“Most African countries are not investment grade,” said  Mhlanga. “Which means they are categorised as high yielding countries and have to price debt higher versus local currency funding costs, than better risk countries”. Alexander Forbes warned that many countries on the continent have high proportions of foreign debt, which makes repaying and servicing debt difficult, especially in the absence of GDP growth. How South Africa emerges from crisis depends on our approaches to debt and economic growth. 

The worrying fiscal position entering lockdown will have worsened significantly once the dust has settled. And to date government’s promises re stimulating the economy ring hollow. “Our economic strategy going forward will require a new social compact among all role players,” said Ramaphosa, “to restructure the economy and achieve inclusive growth”. He promised “a massive infrastructure and maintenance programme that mobilises public and private resources on a significant scale”. Infrastructure spend has worked before; but it could be difficult in the current debt environment.

Time for a different approach on jobs

Government’s promises re job creation are also concerning. They are recommitting to a range of public employment initiatives that have stuttered along over decades. It is unlikely that expanding programmes like the National Youth Service, Community Works Programme, and the Presidential Youth Employment Intervention will deliver either the quantity or quality of jobs that South Africa needs to prosper and thrive over the coming decade.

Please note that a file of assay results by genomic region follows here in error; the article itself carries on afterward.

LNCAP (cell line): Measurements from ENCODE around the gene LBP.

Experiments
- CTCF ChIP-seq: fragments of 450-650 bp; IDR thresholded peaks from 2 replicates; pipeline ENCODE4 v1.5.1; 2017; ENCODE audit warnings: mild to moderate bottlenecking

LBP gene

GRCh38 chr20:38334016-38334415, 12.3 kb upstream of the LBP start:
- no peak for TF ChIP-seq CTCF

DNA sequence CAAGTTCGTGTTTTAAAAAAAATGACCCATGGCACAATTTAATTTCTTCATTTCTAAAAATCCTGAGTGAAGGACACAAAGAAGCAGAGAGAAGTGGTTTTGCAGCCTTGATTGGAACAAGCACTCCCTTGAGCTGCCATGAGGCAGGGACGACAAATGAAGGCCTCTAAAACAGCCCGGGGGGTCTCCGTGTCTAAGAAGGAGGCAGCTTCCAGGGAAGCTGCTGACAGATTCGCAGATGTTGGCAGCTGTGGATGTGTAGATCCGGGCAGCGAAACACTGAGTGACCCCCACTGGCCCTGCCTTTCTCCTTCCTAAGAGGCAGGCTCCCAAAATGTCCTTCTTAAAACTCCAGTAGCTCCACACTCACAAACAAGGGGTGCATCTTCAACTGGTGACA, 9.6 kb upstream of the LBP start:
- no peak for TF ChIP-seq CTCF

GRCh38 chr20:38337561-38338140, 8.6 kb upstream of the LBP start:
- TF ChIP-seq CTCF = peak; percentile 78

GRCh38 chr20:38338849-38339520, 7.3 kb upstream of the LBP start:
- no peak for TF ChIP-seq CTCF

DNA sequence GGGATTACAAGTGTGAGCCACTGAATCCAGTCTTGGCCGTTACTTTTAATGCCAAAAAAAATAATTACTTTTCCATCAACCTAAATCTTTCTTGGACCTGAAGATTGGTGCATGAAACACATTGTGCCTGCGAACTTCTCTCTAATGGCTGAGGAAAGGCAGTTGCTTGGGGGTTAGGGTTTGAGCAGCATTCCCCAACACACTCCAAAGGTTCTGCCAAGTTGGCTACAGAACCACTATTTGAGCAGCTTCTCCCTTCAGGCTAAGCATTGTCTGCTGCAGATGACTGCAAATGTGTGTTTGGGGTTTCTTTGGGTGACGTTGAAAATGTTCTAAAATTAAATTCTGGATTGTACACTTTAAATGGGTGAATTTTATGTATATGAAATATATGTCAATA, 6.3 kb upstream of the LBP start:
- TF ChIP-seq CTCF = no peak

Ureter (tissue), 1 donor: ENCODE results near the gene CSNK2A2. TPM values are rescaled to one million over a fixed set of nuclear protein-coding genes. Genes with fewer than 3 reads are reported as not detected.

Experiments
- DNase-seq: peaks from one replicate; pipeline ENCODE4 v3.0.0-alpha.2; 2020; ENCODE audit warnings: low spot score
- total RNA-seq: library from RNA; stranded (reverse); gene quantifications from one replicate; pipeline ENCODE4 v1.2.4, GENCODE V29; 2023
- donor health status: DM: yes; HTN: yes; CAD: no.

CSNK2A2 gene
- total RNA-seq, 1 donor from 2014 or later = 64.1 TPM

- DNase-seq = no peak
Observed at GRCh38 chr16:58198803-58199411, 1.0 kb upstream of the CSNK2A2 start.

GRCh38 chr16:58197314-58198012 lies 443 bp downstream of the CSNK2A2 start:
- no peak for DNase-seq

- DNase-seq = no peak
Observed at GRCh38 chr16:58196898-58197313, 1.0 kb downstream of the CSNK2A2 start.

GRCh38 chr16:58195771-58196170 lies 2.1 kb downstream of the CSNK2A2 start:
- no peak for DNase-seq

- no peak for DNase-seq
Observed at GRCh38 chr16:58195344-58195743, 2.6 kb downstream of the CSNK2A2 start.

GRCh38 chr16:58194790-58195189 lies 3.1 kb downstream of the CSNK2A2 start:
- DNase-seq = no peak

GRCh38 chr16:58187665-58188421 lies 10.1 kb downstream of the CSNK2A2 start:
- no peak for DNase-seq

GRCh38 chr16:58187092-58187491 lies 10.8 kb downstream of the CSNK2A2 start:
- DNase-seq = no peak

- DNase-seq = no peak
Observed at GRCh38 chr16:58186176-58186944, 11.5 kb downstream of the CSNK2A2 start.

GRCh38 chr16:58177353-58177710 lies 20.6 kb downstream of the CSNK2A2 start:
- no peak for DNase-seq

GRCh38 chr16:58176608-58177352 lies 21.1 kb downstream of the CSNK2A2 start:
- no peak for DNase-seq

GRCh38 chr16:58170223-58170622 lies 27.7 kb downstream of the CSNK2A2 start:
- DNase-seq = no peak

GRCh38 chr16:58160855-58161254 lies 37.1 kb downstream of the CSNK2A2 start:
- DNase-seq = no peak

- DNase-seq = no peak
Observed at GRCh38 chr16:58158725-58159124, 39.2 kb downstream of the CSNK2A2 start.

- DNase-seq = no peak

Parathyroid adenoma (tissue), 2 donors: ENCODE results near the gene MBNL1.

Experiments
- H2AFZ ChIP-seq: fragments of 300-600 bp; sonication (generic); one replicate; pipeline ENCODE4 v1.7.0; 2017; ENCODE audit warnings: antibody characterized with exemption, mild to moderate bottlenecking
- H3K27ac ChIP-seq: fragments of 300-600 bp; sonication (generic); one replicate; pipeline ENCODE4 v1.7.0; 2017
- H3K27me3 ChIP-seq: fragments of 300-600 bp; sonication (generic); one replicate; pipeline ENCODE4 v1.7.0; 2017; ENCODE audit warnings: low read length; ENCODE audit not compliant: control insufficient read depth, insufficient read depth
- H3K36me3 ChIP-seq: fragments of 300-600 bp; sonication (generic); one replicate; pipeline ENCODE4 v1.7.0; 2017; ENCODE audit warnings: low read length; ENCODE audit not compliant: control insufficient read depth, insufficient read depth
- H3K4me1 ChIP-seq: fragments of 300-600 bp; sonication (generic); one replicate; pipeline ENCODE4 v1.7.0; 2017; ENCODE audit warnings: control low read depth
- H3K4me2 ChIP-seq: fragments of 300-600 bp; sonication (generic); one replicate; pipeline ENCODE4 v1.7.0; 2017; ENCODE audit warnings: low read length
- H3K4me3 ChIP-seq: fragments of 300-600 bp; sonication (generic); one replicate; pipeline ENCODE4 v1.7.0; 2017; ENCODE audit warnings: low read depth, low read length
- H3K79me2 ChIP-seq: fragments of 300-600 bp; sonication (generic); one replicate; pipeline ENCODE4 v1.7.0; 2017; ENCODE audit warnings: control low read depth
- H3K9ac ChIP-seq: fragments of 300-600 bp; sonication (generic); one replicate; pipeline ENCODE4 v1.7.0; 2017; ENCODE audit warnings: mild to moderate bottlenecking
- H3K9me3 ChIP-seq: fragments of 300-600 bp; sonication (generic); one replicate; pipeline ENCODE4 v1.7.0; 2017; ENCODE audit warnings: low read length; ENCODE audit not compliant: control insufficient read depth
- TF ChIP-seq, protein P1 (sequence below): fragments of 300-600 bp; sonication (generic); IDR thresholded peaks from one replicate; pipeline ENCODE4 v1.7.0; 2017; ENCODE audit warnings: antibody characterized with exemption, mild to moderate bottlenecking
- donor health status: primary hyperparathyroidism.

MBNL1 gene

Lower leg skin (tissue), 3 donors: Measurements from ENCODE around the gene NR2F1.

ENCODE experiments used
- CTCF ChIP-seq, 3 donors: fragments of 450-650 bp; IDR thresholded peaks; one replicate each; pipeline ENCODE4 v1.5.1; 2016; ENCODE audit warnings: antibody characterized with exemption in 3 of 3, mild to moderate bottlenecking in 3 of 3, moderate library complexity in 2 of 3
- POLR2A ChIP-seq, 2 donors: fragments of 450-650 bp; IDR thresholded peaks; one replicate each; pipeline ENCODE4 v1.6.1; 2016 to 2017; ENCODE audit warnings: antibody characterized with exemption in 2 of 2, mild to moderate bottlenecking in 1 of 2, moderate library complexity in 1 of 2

Writer’s thoughts:
Alexander Forbes painted a grim picture for African economies existing the global pandemic. They point to rising debt levels and lasting effects on GDP growth trajectories. To thrive in these conditions requires innovative thinking… Imagine our surprise when government responds by rehashing past policies that failed to deliver during the good times. What three things would you like to see from government to stimulate the economy and create jobs? Please comment below, interact with us on Twitter at @fanews_online or email me us your thoughts